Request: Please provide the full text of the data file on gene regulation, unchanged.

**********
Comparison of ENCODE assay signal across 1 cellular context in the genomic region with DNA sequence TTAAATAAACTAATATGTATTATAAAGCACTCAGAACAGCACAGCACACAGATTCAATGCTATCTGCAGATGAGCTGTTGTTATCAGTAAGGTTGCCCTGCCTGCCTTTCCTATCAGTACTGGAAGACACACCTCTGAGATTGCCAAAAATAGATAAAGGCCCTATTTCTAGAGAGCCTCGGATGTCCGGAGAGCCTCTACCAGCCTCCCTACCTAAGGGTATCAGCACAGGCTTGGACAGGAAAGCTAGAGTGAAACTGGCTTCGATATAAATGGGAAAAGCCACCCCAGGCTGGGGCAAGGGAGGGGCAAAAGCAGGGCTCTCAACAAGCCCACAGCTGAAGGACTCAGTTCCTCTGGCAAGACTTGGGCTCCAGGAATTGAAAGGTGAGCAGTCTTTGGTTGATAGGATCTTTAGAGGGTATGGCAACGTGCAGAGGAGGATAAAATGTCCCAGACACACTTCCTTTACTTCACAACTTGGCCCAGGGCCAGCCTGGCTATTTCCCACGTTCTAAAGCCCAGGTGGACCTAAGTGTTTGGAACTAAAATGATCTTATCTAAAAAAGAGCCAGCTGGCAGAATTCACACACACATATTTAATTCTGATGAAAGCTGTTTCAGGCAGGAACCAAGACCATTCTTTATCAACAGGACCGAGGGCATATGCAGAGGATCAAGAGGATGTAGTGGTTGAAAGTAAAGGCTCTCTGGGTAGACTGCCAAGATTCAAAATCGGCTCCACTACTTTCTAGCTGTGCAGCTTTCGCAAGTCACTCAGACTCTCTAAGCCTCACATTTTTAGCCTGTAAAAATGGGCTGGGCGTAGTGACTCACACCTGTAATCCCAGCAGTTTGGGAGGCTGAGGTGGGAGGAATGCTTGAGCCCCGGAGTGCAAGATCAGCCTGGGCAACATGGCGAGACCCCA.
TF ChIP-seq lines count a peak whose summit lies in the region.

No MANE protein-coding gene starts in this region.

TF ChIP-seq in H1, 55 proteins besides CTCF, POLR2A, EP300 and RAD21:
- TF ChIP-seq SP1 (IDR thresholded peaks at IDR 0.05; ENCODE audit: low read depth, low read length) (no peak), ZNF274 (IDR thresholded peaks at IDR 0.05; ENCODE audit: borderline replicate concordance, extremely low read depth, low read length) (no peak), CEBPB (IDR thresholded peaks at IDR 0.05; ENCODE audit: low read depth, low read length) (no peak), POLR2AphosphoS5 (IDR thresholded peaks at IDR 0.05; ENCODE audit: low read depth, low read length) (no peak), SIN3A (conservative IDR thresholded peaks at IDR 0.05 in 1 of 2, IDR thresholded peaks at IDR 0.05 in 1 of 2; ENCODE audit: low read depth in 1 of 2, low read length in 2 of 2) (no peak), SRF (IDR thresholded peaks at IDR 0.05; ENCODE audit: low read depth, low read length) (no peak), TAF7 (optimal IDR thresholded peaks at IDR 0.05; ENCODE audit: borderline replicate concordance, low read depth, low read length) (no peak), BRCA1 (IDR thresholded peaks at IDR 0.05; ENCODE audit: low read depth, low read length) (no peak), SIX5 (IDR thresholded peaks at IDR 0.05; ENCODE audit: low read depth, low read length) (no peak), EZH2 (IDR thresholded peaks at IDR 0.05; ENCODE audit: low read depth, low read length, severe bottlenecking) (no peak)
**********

Comparison of ENCODE assay signal across 1 cellular context in the genomic region with DNA sequence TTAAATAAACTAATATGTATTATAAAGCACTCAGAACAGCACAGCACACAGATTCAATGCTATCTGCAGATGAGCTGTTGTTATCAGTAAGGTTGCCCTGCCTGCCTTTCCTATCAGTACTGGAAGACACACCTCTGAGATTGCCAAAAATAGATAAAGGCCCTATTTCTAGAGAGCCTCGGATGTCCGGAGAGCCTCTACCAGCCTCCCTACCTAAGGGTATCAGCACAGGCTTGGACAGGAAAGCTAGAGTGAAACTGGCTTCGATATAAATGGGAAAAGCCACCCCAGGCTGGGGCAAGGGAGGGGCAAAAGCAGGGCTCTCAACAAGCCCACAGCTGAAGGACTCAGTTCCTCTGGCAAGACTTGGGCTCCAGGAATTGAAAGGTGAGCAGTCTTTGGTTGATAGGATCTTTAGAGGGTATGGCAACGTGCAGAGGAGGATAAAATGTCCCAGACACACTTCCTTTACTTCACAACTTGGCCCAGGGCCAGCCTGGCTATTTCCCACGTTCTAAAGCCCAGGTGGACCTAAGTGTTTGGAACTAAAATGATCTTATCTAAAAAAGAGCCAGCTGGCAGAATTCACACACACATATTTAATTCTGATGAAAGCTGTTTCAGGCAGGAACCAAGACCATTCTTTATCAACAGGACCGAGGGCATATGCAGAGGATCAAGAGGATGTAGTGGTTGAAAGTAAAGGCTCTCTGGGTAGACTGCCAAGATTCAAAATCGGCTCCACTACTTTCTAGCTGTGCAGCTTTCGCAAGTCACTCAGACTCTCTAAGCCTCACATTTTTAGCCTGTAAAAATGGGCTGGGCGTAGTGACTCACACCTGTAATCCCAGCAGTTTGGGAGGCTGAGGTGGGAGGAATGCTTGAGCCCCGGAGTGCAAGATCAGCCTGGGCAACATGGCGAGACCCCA.
TF ChIP-seq lines count a peak whose summit lies in the region.

No MANE protein-coding gene starts in this region.

TF ChIP-seq in H1, 55 proteins besides CTCF, POLR2A, EP300 and RAD21:
- TF ChIP-seq SP1 (IDR thresholded peaks at IDR 0.05; ENCODE audit: low read depth, low read length) (no peak), ZNF274 (IDR thresholded peaks at IDR 0.05; ENCODE audit: borderline replicate concordance, extremely low read depth, low read length) (no peak), CEBPB (IDR thresholded peaks at IDR 0.05; ENCODE audit: low read depth, low read length) (no peak), POLR2AphosphoS5 (IDR thresholded peaks at IDR 0.05; ENCODE audit: low read depth, low read length) (no peak), SIN3A (conservative IDR thresholded peaks at IDR 0.05 in 1 of 2, IDR thresholded peaks at IDR 0.05 in 1 of 2; ENCODE audit: low read depth in 1 of 2, low read length in 2 of 2) (no peak), SRF (IDR thresholded peaks at IDR 0.05; ENCODE audit: low read depth, low read length) (no peak), TAF7 (optimal IDR thresholded peaks at IDR 0.05; ENCODE audit: borderline replicate concordance, low read depth, low read length) (no peak), BRCA1 (IDR thresholded peaks at IDR 0.05; ENCODE audit: low read depth, low read length) (no peak), SIX5 (IDR thresholded peaks at IDR 0.05; ENCODE audit: low read depth, low read length) (no peak), EZH2 (IDR thresholded peaks at IDR 0.05; ENCODE audit: low read depth, low read length, severe bottlenecking) (no peak)